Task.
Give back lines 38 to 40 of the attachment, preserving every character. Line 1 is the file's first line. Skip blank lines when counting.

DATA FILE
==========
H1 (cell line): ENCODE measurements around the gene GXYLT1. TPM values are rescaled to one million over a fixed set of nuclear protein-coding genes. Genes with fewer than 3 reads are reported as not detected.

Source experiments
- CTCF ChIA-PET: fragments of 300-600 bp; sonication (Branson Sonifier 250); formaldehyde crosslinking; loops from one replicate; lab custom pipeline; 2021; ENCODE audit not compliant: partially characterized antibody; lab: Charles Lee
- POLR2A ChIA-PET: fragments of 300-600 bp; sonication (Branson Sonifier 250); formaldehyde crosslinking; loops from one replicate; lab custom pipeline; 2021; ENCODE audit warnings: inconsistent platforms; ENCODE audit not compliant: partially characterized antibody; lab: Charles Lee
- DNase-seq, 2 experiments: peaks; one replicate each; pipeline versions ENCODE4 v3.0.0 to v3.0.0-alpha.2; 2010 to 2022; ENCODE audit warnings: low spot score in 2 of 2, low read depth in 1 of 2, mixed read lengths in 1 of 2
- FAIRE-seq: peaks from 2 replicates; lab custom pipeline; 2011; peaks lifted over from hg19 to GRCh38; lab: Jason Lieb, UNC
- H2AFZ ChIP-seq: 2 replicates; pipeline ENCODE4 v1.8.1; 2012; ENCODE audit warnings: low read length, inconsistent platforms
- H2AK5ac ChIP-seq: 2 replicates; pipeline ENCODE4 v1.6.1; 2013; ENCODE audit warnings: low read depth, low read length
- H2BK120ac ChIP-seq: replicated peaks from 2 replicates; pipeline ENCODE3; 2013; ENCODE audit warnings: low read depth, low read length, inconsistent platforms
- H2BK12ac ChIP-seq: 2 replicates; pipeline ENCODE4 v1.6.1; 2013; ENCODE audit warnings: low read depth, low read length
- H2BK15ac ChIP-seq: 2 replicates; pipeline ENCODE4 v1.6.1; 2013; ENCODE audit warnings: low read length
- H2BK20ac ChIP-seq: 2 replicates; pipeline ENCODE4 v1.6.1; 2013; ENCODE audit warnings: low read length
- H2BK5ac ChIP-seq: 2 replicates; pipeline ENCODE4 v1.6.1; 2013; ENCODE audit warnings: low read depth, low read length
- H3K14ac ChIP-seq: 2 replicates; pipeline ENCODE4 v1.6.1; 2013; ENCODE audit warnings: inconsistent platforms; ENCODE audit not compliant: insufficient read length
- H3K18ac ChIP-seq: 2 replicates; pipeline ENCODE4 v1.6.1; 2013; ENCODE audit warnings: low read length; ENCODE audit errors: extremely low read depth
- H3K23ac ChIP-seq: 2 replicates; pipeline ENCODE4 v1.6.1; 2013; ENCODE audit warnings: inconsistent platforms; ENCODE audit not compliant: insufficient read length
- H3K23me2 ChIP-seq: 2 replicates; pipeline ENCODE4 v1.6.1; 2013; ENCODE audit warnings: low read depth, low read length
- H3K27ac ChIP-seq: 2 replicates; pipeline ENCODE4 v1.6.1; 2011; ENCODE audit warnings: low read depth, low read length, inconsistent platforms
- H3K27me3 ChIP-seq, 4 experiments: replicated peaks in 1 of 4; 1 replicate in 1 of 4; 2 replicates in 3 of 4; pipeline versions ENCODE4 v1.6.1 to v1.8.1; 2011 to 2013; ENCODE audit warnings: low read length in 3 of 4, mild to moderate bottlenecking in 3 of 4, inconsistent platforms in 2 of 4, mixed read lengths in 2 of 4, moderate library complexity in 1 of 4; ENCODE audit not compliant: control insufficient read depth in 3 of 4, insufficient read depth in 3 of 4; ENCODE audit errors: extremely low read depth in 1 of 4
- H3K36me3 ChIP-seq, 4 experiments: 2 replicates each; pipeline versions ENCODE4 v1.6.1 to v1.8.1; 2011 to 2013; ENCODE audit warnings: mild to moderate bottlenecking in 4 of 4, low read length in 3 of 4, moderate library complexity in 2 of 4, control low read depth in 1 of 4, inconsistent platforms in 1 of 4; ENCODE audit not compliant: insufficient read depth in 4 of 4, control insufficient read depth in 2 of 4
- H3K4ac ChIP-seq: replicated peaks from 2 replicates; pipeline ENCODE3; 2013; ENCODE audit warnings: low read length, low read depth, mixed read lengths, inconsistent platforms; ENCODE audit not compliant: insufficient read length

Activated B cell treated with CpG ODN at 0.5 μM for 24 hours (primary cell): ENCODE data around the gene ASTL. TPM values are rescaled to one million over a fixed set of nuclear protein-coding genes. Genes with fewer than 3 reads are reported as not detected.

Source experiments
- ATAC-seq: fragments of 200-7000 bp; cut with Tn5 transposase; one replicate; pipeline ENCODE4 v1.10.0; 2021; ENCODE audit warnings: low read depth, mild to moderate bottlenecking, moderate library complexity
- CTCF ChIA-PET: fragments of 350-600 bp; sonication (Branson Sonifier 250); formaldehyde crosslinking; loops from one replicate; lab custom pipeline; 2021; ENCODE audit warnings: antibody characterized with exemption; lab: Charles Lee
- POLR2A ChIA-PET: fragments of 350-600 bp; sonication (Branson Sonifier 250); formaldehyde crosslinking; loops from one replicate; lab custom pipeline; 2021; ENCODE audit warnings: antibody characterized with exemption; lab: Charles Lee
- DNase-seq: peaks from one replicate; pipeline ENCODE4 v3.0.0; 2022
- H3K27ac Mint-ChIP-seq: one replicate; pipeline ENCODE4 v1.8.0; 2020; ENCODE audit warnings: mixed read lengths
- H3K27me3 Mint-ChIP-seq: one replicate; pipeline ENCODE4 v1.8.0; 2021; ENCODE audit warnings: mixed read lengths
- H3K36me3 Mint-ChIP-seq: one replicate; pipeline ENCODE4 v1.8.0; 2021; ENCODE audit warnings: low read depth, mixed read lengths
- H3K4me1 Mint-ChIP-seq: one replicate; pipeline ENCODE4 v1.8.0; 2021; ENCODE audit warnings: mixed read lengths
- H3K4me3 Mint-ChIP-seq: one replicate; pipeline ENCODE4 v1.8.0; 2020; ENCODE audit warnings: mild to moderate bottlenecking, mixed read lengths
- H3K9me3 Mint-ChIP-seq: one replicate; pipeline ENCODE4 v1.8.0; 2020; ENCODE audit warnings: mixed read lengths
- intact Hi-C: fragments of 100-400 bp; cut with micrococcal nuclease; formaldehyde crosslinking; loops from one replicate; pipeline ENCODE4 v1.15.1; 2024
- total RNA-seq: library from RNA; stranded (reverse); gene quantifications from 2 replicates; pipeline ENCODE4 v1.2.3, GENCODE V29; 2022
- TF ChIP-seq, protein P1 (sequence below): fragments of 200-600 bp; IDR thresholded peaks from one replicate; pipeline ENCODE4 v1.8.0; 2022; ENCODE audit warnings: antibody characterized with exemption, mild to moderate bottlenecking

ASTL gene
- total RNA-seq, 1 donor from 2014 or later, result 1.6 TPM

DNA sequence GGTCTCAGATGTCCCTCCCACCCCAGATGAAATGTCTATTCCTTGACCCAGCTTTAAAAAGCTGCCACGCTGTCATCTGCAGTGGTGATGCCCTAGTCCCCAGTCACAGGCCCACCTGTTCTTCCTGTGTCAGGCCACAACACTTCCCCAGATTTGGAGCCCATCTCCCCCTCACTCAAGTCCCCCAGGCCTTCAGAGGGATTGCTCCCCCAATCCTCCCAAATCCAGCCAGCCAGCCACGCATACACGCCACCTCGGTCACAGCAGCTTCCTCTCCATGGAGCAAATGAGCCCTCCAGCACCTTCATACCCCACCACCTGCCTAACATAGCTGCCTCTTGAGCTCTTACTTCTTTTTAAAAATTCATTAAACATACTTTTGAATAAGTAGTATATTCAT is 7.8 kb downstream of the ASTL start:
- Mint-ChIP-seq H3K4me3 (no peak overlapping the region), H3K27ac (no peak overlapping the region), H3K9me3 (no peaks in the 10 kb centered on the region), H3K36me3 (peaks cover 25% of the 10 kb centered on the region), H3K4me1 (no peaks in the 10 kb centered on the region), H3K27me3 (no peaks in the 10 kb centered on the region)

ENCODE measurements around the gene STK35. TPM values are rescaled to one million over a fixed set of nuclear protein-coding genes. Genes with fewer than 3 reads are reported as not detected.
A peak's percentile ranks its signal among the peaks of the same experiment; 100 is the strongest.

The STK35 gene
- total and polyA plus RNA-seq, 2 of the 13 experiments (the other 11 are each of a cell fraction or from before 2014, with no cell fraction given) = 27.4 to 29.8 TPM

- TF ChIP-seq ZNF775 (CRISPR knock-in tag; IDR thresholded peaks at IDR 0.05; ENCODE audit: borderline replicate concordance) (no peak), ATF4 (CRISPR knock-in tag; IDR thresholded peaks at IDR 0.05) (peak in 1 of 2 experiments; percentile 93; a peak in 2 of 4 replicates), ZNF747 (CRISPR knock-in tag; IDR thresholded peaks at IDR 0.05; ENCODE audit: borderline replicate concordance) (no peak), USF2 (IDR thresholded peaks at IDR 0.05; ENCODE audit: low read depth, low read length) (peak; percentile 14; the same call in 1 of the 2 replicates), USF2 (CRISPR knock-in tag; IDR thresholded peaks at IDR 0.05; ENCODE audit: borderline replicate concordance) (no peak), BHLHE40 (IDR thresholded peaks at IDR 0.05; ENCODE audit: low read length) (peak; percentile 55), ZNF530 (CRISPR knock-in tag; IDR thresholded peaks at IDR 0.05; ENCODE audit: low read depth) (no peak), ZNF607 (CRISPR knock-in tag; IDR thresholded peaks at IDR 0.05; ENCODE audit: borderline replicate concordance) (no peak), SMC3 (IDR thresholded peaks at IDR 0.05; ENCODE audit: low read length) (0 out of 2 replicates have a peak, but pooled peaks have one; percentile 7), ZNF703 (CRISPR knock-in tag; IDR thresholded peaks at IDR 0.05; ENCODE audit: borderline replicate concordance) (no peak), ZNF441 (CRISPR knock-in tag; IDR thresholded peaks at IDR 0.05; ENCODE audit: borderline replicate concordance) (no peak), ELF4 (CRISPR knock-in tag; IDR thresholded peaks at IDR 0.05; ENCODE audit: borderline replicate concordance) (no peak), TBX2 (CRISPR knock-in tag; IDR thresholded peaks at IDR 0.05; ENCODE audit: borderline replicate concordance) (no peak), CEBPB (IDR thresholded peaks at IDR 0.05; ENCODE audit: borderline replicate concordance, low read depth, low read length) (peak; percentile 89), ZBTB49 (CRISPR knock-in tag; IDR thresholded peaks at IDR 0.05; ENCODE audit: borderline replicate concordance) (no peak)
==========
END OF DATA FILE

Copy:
- total RNA-seq, 1 donor from 2014 or later, result 1.6 TPM

DNA sequence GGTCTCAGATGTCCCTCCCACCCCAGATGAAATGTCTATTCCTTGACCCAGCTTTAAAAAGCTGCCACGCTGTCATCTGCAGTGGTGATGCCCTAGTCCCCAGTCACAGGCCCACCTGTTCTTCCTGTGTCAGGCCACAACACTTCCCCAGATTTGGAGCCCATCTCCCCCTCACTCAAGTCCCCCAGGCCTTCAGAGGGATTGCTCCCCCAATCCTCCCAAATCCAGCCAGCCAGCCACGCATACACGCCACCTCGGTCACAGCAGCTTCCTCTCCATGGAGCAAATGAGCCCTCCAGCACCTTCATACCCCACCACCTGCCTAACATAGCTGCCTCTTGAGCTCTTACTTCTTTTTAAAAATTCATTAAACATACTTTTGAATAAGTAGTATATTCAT is 7.8 kb downstream of the ASTL start:
- Mint-ChIP-seq H3K4me3 (no peak overlapping the region), H3K27ac (no peak overlapping the region), H3K9me3 (no peaks in the 10 kb centered on the region), H3K36me3 (peaks cover 25% of the 10 kb centered on the region), H3K4me1 (no peaks in the 10 kb centered on the region), H3K27me3 (no peaks in the 10 kb centered on the region)